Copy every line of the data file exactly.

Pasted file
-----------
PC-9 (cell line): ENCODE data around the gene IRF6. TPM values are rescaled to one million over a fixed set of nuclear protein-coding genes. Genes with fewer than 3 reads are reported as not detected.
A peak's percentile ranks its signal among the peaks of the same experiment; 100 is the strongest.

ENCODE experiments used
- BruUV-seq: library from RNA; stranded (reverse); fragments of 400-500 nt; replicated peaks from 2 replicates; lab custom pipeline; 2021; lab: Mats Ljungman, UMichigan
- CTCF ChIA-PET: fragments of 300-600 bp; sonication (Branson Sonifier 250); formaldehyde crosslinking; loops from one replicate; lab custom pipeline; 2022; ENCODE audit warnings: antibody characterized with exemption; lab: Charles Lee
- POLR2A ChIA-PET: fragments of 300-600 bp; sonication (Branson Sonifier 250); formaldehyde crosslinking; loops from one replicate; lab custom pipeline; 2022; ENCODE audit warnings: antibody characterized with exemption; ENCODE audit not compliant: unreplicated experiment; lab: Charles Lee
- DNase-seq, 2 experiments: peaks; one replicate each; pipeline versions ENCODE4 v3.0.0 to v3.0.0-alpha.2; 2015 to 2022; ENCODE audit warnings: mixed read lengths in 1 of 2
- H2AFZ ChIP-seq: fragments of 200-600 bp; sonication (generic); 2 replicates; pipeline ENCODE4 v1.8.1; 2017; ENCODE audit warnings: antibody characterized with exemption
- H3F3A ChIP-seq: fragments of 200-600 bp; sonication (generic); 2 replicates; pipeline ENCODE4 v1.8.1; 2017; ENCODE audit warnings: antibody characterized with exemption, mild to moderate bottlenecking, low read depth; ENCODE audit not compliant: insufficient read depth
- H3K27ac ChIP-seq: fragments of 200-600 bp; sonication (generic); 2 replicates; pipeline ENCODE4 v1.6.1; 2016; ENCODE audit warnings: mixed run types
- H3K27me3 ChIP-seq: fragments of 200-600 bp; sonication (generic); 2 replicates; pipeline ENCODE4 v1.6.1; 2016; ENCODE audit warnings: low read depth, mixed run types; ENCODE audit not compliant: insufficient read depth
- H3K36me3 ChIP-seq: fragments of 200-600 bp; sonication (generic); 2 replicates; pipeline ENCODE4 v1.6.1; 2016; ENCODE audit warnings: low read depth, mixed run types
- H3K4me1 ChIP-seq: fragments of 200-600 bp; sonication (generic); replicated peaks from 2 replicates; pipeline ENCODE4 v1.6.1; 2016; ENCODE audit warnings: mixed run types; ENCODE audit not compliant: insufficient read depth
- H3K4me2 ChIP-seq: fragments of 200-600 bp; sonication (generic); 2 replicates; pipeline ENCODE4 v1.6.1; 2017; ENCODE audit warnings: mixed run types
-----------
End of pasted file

PC-9 (cell line): ENCODE data around the gene IRF6. TPM values are rescaled to one million over a fixed set of nuclear protein-coding genes. Genes with fewer than 3 reads are reported as not detected.
A peak's percentile ranks its signal among the peaks of the same experiment; 100 is the strongest.

ENCODE experiments used
- BruUV-seq: library from RNA; stranded (reverse); fragments of 400-500 nt; replicated peaks from 2 replicates; lab custom pipeline; 2021; lab: Mats Ljungman, UMichigan
- CTCF ChIA-PET: fragments of 300-600 bp; sonication (Branson Sonifier 250); formaldehyde crosslinking; loops from one replicate; lab custom pipeline; 2022; ENCODE audit warnings: antibody characterized with exemption; lab: Charles Lee
- POLR2A ChIA-PET: fragments of 300-600 bp; sonication (Branson Sonifier 250); formaldehyde crosslinking; loops from one replicate; lab custom pipeline; 2022; ENCODE audit warnings: antibody characterized with exemption; ENCODE audit not compliant: unreplicated experiment; lab: Charles Lee
- DNase-seq, 2 experiments: peaks; one replicate each; pipeline versions ENCODE4 v3.0.0 to v3.0.0-alpha.2; 2015 to 2022; ENCODE audit warnings: mixed read lengths in 1 of 2
- H2AFZ ChIP-seq: fragments of 200-600 bp; sonication (generic); 2 replicates; pipeline ENCODE4 v1.8.1; 2017; ENCODE audit warnings: antibody characterized with exemption
- H3F3A ChIP-seq: fragments of 200-600 bp; sonication (generic); 2 replicates; pipeline ENCODE4 v1.8.1; 2017; ENCODE audit warnings: antibody characterized with exemption, mild to moderate bottlenecking, low read depth; ENCODE audit not compliant: insufficient read depth
- H3K27ac ChIP-seq: fragments of 200-600 bp; sonication (generic); 2 replicates; pipeline ENCODE4 v1.6.1; 2016; ENCODE audit warnings: mixed run types
- H3K27me3 ChIP-seq: fragments of 200-600 bp; sonication (generic); 2 replicates; pipeline ENCODE4 v1.6.1; 2016; ENCODE audit warnings: low read depth, mixed run types; ENCODE audit not compliant: insufficient read depth
- H3K36me3 ChIP-seq: fragments of 200-600 bp; sonication (generic); 2 replicates; pipeline ENCODE4 v1.6.1; 2016; ENCODE audit warnings: low read depth, mixed run types
- H3K4me1 ChIP-seq: fragments of 200-600 bp; sonication (generic); replicated peaks from 2 replicates; pipeline ENCODE4 v1.6.1; 2016; ENCODE audit warnings: mixed run types; ENCODE audit not compliant: insufficient read depth
- H3K4me2 ChIP-seq: fragments of 200-600 bp; sonication (generic); 2 replicates; pipeline ENCODE4 v1.6.1; 2017; ENCODE audit warnings: mixed run types